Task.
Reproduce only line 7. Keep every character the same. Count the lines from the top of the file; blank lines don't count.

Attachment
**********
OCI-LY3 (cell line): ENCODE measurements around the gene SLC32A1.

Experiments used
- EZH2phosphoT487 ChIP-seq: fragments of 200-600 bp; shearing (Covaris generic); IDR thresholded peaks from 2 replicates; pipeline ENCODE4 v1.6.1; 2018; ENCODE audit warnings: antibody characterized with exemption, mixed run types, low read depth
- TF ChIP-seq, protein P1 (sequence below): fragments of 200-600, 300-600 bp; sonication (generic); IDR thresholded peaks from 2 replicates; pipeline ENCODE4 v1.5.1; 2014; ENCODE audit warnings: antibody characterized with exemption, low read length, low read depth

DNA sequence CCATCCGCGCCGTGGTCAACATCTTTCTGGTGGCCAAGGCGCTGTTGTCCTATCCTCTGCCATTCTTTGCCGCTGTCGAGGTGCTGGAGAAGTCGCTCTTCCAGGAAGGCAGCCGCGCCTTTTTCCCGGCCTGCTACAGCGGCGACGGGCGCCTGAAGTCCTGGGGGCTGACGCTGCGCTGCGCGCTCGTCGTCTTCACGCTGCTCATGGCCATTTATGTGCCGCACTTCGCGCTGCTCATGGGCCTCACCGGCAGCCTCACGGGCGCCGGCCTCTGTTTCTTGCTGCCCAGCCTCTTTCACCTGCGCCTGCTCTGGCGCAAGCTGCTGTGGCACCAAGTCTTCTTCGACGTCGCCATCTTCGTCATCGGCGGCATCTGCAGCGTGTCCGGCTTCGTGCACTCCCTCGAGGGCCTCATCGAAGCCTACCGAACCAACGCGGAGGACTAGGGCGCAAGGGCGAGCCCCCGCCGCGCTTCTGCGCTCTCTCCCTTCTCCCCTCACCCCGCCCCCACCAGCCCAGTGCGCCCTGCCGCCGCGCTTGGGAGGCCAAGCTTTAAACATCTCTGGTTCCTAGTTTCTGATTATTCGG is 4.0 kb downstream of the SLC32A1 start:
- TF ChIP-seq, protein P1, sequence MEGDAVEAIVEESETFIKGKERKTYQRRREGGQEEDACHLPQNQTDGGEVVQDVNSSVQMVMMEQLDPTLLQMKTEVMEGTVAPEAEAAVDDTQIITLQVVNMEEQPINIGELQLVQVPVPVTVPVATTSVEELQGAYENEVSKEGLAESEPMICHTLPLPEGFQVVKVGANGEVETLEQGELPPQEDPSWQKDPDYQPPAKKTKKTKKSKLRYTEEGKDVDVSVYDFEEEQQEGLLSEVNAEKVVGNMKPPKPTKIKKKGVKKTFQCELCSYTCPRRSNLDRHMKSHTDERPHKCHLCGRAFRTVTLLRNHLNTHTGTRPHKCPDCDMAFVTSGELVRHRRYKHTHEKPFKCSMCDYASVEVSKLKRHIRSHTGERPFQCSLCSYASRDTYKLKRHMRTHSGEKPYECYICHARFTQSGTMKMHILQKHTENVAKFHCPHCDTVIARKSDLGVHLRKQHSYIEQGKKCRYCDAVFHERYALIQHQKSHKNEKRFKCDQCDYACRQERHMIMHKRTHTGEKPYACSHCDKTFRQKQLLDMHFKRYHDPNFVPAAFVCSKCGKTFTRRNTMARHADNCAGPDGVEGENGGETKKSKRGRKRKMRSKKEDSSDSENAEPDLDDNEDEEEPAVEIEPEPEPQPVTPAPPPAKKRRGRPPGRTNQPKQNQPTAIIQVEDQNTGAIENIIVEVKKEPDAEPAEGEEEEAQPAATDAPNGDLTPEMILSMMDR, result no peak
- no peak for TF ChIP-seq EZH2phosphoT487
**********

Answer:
- no peak for TF ChIP-seq EZH2phosphoT487